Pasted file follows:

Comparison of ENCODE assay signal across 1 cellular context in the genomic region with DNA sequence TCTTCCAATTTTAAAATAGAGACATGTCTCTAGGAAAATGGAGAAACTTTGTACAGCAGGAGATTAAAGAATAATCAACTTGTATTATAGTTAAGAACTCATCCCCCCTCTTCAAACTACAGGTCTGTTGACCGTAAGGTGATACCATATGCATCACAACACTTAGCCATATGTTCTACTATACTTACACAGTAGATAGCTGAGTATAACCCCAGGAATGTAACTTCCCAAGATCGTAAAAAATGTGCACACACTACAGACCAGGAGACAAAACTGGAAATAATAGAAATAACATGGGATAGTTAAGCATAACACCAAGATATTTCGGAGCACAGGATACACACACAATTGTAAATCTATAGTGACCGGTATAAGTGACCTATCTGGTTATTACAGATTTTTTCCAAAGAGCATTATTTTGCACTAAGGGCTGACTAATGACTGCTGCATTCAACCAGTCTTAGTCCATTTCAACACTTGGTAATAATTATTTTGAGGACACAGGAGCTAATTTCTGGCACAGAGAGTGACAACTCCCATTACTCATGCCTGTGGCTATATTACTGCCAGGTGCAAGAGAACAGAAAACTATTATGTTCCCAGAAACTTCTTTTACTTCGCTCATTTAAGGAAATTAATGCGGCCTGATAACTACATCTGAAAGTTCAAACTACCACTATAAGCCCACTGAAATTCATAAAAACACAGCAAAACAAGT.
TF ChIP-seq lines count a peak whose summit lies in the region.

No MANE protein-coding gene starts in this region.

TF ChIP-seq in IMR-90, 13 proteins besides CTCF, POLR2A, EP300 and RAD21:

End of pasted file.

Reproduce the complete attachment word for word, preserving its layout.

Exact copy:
Comparison of ENCODE assay signal across 1 cellular context in the genomic region with DNA sequence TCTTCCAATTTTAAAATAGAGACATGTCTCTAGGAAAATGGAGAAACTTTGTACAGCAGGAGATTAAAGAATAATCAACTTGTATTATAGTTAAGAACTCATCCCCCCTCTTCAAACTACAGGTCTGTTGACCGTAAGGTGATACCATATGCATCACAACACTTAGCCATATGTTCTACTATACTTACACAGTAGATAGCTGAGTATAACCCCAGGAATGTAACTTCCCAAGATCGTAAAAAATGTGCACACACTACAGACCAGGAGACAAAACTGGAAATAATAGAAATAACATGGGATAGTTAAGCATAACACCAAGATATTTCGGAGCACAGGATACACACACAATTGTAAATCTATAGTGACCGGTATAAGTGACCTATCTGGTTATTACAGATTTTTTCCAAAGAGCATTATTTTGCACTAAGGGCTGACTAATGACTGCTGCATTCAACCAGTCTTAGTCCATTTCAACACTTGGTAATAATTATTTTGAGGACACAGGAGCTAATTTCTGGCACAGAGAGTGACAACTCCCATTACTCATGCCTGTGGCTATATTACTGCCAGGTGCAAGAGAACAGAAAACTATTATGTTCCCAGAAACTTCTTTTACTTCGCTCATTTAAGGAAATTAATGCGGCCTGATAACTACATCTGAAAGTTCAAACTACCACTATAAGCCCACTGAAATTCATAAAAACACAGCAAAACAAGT.
TF ChIP-seq lines count a peak whose summit lies in the region.

No MANE protein-coding gene starts in this region.

TF ChIP-seq in IMR-90, 13 proteins besides CTCF, POLR2A, EP300 and RAD21: